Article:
Porcelain Tile / August 26, 2018 / Brousseau.
With porcelain being one of the most popular choices of tile material available and with the trend for porcelain tile set to continue tilers have had to adapt their working methods and tools to be able to cater for the demands of their clients. Until recently a large number of tile fixers have shied away from the installation and drilling of porcelain tiles due its perceived difficulty. However drilling holes in porcelain tile is not difficult! Using the correct methods and the best tools for the job it is possible to achieve perfect cuts in a matter of seconds.
Now that the pilot hole has been cut it is possible to drill the main (large) hole. Attach the appropriate diamond core and ensure that there is a constant supply of cold water (see water cooling information in the previous sections of this article). Diamond cores that are larger than 13mm will require an adapter with pilot pin that locates into the pilot hole that has been cut previously to ensure the perfect hole will be made. Starting the drill vertically begin to drill in a circular motion with sufficient pressure until the tone of the drill changes.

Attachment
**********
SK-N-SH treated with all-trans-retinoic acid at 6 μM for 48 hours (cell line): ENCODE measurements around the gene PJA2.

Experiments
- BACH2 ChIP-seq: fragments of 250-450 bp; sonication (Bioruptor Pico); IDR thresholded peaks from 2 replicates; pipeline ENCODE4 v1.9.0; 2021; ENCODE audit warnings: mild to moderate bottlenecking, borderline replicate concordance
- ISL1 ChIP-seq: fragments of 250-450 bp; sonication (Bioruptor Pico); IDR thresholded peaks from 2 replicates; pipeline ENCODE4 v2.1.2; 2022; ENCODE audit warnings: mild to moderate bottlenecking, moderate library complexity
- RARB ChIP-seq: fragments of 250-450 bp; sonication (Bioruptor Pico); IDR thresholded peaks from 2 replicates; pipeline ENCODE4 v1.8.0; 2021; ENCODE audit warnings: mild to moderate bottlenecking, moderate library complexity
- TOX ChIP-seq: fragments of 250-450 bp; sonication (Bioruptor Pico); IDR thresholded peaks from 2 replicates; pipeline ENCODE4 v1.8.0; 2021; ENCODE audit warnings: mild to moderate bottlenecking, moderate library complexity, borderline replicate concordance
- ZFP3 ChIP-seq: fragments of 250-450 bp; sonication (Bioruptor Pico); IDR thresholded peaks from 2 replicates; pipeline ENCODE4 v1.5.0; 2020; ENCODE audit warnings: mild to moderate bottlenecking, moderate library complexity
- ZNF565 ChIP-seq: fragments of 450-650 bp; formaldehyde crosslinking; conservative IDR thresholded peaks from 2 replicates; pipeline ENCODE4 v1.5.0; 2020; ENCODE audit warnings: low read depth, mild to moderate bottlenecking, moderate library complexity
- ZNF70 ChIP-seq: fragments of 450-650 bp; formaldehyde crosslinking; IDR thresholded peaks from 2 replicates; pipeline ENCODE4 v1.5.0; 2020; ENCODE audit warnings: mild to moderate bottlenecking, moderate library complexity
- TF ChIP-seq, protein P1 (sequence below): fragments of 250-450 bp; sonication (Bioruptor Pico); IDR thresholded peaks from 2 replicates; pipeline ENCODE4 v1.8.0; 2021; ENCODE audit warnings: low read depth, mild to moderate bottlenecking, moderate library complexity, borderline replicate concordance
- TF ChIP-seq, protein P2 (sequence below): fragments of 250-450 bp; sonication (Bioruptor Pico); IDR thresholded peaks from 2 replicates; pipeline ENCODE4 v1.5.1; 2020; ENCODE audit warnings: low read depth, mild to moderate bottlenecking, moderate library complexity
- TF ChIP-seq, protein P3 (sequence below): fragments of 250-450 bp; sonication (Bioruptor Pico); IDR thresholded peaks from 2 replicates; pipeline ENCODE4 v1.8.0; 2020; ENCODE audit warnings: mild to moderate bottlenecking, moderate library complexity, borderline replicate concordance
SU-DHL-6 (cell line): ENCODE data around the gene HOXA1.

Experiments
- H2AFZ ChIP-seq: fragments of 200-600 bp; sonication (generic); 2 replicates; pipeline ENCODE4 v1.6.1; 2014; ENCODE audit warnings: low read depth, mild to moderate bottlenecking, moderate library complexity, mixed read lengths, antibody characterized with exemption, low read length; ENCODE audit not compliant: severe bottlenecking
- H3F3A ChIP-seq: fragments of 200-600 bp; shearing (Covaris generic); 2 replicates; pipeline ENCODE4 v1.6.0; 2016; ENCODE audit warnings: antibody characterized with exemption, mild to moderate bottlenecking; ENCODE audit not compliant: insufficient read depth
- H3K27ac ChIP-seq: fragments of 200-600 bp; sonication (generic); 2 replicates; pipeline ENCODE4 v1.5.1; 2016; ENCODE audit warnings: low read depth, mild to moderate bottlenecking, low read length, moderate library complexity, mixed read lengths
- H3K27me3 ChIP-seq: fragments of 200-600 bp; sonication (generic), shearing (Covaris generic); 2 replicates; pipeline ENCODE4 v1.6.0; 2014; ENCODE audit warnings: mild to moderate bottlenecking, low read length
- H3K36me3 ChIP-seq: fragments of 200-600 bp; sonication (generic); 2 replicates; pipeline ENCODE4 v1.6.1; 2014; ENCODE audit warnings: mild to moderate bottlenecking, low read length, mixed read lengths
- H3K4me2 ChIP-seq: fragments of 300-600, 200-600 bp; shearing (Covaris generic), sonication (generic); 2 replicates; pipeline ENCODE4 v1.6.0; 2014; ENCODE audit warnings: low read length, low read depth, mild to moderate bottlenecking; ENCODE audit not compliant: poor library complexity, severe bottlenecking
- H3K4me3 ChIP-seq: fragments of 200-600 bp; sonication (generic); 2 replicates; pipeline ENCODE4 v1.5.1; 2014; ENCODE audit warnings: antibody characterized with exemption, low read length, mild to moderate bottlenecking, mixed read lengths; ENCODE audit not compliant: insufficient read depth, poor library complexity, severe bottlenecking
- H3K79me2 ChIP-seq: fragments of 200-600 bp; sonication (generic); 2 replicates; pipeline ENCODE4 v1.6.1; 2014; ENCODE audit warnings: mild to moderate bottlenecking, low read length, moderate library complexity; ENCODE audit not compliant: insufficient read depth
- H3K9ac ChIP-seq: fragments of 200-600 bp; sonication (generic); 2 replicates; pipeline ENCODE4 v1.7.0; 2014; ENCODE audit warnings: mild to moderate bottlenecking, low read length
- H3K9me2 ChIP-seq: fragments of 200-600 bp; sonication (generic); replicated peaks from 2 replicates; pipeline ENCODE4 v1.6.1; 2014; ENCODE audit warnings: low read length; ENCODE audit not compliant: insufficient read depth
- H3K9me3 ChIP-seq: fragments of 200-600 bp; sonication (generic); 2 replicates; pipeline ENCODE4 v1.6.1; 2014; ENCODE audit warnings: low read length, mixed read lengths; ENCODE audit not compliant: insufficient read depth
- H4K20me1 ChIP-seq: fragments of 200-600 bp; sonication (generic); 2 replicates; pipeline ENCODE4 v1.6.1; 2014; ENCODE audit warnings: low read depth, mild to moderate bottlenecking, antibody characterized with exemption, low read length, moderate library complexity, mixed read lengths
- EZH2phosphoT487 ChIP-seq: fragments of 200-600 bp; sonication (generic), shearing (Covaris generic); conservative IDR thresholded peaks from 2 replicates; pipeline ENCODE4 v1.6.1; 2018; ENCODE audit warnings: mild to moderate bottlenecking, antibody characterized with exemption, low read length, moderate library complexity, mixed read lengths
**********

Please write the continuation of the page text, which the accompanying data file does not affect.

Drilling holes into porcelain tile should take seconds not minutes. If it is taking you minutes it is likely that you are not applying enough pressure or that you are using an incorrect setting on the power tool. Best Tools for the Job. In order to drill perfect holes in porcelain tile it is extremely important to use premium quality drill bits. Armeg have been producing innovative high quality drilling solutions for over 30 years and Armegs PTC (Porcelain Tile Cutter) range is at the forefront of tile drilling technology.
Glazed porcelain can be found through many online retailers for varying costs. Here are a few different types of glazed porcelain that can be used in any area of the home. The Wood Grain Collection made by Takla offers your floors the hard wood appearance with the protection of glazed porcelain. These tiles have a water absorption rate of less than 0.05% and are first grade quality porcelain. The thickness of the average tile of this type is 3/8 inch and the finish is matter and slightly embossed to have the appearance of wood grain. The PEI rating for these tiles is 4 and they are considered a green building material.